At least four killed after explosions rock downtown Jakarta

JAKARTA, Indonesia - At least three suicide bombers exploded themselves in a Starbucks cafe in downtown Jakarta on Thursday while two gunmen attacked a police post nearby, a witness told The Associated Press.

See Full Article

TVOne, a local television network, reported three other explosions in other parts of the city.

At least one policeman was killed in addition to the bombers. An Associated Press photographer saw three bodies behind police lines, lying on a sidewalk. Their identities were unclear.

No one has claimed responsibility for the attacks but suspicion is likely to fall on Islamic militant groups, which have carried out several attacks in the past across Indonesia, the world's most populous Muslim nation.

It would be the first major attack in the capital Jakarta since the bombings of two hotels in 2009.

"This act is clearly aimed at disturbing public order and spreading terror among people," President Joko "Jokowi" Widodo, said in statement on television. Jokowi who is on a working visit in West Java town of Cirebon, said he is returning to Jakarta immediately.

"The state, the nation and the people should not be afraid of, and lose to, such terror acts," he said.

The first explosion apparently triggered a gun-battle between the attackers and anti-terror police squads, and gunfire could be heard more than 1 1/2 hours later.

Tri Seranto, a bank security guard, told The Associated Press he saw at least five attackers, including three suicide bombers who exploded themselves in the Starbucks.

He said he was out on the street when he saw the three men entering Starbucks and saw them blowing themselves up one by one. He said the other two attackers, carrying handguns, entered a police post from where he heard gunfire. He said he later saw one policeman dead and three seriously wounded.

He said he was not injured in the explosions as he was a little distance away, but close enough to witness the attack at 10.30 a.m. (0230 GMT).

He said the two gunmen ran away with police chasing them.

About two hours later, another explosion was heard from a cafe near the Starbucks, about five minutes after 25 anti-terror policemen entered it. It was not clear if the explosion was a controlled detonation or a bomb.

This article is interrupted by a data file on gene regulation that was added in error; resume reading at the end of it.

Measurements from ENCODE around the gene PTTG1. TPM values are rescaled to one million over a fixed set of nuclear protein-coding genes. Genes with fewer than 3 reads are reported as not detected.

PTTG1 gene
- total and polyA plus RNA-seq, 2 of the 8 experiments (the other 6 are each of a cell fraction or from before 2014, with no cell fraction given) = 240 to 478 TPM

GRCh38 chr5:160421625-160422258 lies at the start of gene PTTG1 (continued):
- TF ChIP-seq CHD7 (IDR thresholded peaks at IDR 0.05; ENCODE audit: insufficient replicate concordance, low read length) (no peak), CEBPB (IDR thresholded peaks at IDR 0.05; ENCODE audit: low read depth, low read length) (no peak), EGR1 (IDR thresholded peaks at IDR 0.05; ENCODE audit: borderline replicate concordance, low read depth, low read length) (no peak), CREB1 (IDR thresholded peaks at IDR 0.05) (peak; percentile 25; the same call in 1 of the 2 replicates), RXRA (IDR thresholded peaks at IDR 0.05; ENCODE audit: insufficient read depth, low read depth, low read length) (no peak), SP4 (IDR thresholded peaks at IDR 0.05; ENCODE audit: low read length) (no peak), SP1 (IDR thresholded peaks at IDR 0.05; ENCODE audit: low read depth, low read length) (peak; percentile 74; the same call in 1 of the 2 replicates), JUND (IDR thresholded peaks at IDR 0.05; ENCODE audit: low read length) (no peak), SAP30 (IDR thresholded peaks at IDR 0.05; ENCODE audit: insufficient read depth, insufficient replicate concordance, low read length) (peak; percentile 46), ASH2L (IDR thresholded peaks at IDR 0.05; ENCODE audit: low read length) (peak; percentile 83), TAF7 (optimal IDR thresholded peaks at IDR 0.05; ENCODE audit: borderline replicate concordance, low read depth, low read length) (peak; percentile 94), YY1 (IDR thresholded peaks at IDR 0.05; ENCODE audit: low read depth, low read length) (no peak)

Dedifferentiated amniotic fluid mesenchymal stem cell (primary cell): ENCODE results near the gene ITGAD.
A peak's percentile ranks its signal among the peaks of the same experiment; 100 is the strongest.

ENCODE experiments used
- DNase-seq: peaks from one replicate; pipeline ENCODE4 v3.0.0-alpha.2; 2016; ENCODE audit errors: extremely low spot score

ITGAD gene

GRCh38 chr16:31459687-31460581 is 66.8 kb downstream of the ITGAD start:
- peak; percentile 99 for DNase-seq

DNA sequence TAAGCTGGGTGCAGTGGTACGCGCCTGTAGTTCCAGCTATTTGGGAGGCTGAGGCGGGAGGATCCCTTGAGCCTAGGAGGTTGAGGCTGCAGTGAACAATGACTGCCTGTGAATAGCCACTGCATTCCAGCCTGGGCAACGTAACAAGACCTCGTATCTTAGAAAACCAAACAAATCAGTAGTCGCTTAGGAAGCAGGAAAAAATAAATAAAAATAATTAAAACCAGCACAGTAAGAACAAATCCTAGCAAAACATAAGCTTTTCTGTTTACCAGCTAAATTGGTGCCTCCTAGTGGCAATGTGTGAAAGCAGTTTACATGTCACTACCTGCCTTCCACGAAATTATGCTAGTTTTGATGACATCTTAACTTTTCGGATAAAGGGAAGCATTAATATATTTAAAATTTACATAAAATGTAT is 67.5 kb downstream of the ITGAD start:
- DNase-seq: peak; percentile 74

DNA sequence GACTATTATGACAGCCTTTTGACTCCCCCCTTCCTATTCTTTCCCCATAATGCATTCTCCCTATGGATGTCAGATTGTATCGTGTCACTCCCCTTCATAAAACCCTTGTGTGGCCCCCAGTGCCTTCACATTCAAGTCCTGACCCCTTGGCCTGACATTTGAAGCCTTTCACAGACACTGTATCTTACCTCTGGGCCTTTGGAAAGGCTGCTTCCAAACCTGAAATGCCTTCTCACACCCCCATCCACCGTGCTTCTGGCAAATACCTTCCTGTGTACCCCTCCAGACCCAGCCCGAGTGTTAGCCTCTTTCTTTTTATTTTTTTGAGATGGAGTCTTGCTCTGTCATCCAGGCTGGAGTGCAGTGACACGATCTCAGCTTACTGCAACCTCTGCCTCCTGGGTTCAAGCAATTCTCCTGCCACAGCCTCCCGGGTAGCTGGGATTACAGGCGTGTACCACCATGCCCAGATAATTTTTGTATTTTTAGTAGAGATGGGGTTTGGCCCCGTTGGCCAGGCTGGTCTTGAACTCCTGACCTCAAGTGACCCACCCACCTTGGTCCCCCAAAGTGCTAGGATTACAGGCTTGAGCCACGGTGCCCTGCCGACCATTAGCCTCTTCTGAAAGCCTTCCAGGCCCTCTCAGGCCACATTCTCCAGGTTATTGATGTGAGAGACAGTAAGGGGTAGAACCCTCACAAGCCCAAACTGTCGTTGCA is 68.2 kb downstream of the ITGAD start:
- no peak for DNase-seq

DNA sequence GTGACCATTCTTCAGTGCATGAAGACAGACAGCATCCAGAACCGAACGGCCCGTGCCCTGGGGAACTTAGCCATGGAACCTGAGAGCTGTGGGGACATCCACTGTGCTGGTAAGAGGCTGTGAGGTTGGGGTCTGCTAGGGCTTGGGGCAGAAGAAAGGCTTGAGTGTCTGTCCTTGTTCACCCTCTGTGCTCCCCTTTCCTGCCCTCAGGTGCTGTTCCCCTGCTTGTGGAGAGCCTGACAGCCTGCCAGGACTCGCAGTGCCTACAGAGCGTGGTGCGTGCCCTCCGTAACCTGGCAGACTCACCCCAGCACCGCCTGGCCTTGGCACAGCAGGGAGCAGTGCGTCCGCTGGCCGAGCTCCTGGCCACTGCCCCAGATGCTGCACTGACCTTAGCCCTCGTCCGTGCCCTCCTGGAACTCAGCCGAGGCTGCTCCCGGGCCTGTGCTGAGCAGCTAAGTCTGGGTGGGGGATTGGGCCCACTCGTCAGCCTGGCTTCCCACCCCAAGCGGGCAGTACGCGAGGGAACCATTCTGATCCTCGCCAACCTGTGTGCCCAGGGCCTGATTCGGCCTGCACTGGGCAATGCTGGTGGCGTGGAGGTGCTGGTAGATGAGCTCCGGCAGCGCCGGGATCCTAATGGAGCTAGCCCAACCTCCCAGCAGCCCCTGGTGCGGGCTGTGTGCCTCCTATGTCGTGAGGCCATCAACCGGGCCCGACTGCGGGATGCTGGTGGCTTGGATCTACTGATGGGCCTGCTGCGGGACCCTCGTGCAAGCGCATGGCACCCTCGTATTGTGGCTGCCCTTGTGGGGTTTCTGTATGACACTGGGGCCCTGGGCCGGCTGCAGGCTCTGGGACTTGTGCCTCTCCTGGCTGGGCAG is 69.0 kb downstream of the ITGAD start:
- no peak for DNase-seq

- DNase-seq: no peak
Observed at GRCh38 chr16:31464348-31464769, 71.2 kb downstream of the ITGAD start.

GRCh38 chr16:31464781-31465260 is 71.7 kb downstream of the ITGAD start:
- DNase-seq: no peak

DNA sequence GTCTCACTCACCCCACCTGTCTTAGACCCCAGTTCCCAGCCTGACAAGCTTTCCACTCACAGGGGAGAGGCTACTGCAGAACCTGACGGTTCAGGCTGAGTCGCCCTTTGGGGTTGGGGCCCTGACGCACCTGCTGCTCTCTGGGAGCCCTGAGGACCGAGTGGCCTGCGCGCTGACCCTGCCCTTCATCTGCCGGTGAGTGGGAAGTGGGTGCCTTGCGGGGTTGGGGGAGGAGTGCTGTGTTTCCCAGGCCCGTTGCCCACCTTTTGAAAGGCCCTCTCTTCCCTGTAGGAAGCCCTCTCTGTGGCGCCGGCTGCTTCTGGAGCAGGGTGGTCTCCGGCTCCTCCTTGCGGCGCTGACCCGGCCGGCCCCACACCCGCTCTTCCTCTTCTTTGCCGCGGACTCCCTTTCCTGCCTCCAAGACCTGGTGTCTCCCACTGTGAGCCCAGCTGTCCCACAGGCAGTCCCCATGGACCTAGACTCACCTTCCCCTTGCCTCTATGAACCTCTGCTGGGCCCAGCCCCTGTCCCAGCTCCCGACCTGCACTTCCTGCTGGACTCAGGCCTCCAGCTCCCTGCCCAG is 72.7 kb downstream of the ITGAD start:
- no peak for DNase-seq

Gunshots were heard after the midmorning explosion in front of the Sarinah shopping mall and a police station. The area also has many luxury hotels, and offices and embassies, including the French. The other set of explosions were in neighbourhoods where the embassies of Turkey and Pakistan are located.

Tweets from the account of Jeremy Douglas, regional representative of the United Nations Office on Drugs and Crime for Southeast Asia and the Pacific, described a bomb and "serious" exchanges of gunfire on the street outside his Jakarta office. "Didn't experience this in 3.5 years in #Pakistan," he wrote.

"A massive #bomb went off in front of our new #Indonesia office as ?collie-brown & I exit car. Chaos & we're going into lock-down," he wrote. And three minutes later: "Apparent #suicidebomber literally 100m from the office and my hotel. Now gunfire."

About 30 minutes after his first post about the bombing, he posted that things were "quiet. Not comfortable quiet."

Indonesia has been a victim of several bombing attacks in the past, claimed by Islamic militant groups.

Last month, anti-terror police arrested nine men and said the group had wanted to "perform a 'concert' to attract international news coverage of their existence here." Police cited a document seized from the group that described the planned attacks as a "concert."

The country has been on high alert after authorities said they had foiled a plot by Islamic militants to attack government officials, foreigners and others. About 150,000 police officers and soldiers were deployed during New Year's Eve to guard churches, airports and other public places.

More than 9,000 police were also deployed in Bali, the site of Indonesia's deadliest terror attack, which killed 202 people in 2002.

National Police spokesman Maj. Gen. Anton Charliyan said security is focused on anticipating attacks in vulnerable regions, including Jakarta.

On Tuesday, the jailed radical Islamic cleric Abu Bakar Bashir appealed to an Indonesia court to have his conviction for funding a terror training camp overturned, arguing that his support for the camp was an act of worship.